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Be Prepared for, but not Fearful of, Interest Rate Rises

With interest rate rises on the horizon one of the nation’s most awarded mortgage brokers has advised borrowers to be prepared for, rather than fearful, of increasing mortgage repayments.

2021 Australian Mortgage Awards Independent Broker of the Year and Zippy Financial Director and Principal Broker Louisa Sanghera said scaremongering about the potential negative impact of rate rises on borrowers was not in-line with the reality for the vast majority of mortgage holders.

“If you have a home loan and you haven’t checked out its finer details in the past year, now is the time to do so.”

“For some borrowers, this may well be their first-ever rate rise – but many of those same property owners have also experienced once-in-a-lifetime increases to the values of their homes or investment properties over the past year,” Ms Sanghera said. “Property buyers who purchased prior to the pandemic are also generally better off by hundreds of thousands of dollars, with investors also benefiting from strong rental price growth over the same period. “This means that their overall net worth has put them in a far better position that if they had never purchased because of an unrealistic fear of interest rate rises, which are a normal part of monetary policy let’s not forget.” Ms Sanghera said mortgage brokers and lenders had also been assessing a borrower’s serviceability using an interest rate that is three percentage points higher than the actual rate on their mortgage – the equivalent of 12 increases of 25 basis points – so they had a built-in financial buffer already included. “More recent borrowers have the ability to manage higher mortgage repayments, because it was built into their home loan applications from the outset,” she said. “No one is expecting interest rates to rise rapidly, rather, it is much more likely that we will see incremental increases of 25 basis points over a period of number of months. “It’s also vital to understand that interest rates have been at record lows for more than a decade – well before the pandemic arrived on our shores – so we’re unlikely to see rates soar to six or seven per cent anytime soon.”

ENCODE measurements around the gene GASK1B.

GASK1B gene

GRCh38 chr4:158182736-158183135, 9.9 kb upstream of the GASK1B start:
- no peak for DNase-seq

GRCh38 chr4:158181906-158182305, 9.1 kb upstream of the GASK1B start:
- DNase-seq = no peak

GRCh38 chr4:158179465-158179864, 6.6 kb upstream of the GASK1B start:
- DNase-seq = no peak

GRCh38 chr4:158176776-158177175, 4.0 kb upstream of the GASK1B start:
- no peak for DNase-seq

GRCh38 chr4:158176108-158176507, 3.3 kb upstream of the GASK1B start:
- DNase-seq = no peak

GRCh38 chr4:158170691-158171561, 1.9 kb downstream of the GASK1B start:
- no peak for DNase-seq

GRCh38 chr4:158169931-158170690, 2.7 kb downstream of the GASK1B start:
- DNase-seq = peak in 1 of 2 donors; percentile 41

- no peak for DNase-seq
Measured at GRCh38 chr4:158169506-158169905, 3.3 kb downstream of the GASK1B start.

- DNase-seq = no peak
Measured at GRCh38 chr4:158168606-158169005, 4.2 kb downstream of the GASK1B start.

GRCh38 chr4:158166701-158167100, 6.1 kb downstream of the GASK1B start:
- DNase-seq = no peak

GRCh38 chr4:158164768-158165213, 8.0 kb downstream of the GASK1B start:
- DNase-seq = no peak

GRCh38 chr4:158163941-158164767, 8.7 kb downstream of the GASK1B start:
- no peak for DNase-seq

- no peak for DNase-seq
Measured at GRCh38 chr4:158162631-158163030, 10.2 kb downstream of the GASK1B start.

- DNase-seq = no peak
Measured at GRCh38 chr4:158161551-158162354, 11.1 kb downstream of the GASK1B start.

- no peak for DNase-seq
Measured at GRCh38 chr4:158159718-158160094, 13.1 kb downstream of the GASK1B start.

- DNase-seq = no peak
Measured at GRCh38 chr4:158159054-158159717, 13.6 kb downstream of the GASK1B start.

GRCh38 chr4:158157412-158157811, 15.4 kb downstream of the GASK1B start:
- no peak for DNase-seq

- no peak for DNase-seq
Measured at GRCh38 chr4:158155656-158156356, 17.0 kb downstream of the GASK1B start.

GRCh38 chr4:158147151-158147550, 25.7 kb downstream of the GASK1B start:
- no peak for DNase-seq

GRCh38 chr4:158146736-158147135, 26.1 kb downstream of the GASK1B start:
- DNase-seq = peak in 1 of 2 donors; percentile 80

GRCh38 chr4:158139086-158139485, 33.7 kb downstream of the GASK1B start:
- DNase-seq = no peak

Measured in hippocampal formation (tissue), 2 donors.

With the potential for rates to rise this year now an accepted fact of life, Ms Sanghera said borrowers still had time to prepare themselves in advance for that eventuality. “If you have a home loan and you haven’t checked out its finer details in the past year, now is the time to do so,” Ms Sanghera said. “Many banks will offer new customers a lower interest rate than they do their existing borrowers, so that means your deal from two years ago may not be the best one now.” She said borrowers should also use an online mortgage calculator to understand what any changes to their repayments would be when rates do rise. “Once you know how much the difference is, look at your budget to find ways to set this money aside now. This way you’ll know you can afford the repayments when rates rise, and you’ll build up a small nest egg to help you deal with any additional rate increases when they flow through,” Ms Sanghera said.


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